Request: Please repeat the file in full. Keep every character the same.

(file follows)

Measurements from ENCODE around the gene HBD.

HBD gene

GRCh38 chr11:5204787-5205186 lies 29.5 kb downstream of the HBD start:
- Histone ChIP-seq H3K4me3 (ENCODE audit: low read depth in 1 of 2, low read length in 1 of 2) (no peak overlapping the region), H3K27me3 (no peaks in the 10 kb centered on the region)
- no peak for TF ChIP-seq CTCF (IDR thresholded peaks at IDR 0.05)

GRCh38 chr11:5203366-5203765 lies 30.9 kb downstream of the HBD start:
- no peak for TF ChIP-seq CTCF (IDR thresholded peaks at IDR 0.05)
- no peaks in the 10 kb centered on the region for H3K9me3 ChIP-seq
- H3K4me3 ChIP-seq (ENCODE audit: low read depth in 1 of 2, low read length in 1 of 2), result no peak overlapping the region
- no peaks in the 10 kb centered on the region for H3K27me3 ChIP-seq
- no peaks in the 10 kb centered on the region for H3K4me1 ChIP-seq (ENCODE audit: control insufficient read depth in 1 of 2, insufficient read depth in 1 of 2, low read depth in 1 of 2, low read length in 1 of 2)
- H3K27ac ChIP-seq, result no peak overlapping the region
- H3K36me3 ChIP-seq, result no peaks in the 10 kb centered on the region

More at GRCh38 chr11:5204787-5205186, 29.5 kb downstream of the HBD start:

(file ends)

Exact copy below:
Measurements from ENCODE around the gene HBD.

HBD gene

GRCh38 chr11:5204787-5205186 lies 29.5 kb downstream of the HBD start:
- Histone ChIP-seq H3K4me3 (ENCODE audit: low read depth in 1 of 2, low read length in 1 of 2) (no peak overlapping the region), H3K27me3 (no peaks in the 10 kb centered on the region)
- no peak for TF ChIP-seq CTCF (IDR thresholded peaks at IDR 0.05)

GRCh38 chr11:5203366-5203765 lies 30.9 kb downstream of the HBD start:
- no peak for TF ChIP-seq CTCF (IDR thresholded peaks at IDR 0.05)
- no peaks in the 10 kb centered on the region for H3K9me3 ChIP-seq
- H3K4me3 ChIP-seq (ENCODE audit: low read depth in 1 of 2, low read length in 1 of 2), result no peak overlapping the region
- no peaks in the 10 kb centered on the region for H3K27me3 ChIP-seq
- no peaks in the 10 kb centered on the region for H3K4me1 ChIP-seq (ENCODE audit: control insufficient read depth in 1 of 2, insufficient read depth in 1 of 2, low read depth in 1 of 2, low read length in 1 of 2)
- H3K27ac ChIP-seq, result no peak overlapping the region
- H3K36me3 ChIP-seq, result no peaks in the 10 kb centered on the region

More at GRCh38 chr11:5204787-5205186, 29.5 kb downstream of the HBD start: